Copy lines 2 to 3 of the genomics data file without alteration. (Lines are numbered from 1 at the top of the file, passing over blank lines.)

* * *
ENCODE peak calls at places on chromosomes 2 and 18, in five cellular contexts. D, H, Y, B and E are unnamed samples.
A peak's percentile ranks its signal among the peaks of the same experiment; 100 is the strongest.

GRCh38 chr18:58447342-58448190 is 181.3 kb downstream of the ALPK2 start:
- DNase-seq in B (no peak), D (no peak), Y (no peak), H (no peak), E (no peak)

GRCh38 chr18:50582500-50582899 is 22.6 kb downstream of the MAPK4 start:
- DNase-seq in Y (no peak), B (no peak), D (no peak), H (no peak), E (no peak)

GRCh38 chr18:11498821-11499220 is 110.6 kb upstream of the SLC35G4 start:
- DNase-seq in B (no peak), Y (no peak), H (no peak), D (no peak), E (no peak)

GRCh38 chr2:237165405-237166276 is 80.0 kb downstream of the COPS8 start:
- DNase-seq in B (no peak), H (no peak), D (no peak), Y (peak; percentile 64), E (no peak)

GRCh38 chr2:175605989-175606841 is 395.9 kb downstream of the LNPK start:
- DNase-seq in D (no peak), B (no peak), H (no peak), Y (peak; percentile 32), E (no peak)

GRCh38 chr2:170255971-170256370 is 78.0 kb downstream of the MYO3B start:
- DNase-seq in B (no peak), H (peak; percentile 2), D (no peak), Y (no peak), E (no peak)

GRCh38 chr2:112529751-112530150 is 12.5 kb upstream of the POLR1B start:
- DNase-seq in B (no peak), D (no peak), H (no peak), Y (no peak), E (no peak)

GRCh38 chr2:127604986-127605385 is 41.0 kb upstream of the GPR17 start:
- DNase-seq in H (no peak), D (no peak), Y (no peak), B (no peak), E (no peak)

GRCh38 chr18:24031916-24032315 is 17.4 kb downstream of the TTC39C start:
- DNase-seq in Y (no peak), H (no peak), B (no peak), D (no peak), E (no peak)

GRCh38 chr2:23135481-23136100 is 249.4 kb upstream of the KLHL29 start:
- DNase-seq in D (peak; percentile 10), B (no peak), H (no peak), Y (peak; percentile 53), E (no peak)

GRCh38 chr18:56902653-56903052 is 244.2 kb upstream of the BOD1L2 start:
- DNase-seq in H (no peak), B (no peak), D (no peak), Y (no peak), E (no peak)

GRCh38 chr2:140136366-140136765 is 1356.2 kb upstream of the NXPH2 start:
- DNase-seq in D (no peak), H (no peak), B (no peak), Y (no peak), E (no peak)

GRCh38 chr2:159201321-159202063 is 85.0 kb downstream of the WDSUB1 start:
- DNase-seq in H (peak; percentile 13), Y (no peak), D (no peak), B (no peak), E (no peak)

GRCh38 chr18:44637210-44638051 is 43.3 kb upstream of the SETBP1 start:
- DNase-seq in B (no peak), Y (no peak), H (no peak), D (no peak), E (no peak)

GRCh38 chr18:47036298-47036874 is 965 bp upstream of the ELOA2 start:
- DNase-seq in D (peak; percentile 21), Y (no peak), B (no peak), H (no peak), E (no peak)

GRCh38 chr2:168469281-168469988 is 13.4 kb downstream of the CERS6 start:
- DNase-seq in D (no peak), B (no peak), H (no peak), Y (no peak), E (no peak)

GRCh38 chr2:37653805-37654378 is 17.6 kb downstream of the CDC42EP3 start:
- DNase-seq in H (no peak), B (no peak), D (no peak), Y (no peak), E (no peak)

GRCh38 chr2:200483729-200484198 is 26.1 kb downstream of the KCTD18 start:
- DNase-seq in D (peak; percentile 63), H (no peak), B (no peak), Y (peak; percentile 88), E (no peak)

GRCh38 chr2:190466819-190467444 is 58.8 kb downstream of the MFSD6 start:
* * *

A peak's percentile ranks its signal among the peaks of the same experiment; 100 is the strongest.

GRCh38 chr18:58447342-58448190 is 181.3 kb downstream of the ALPK2 start: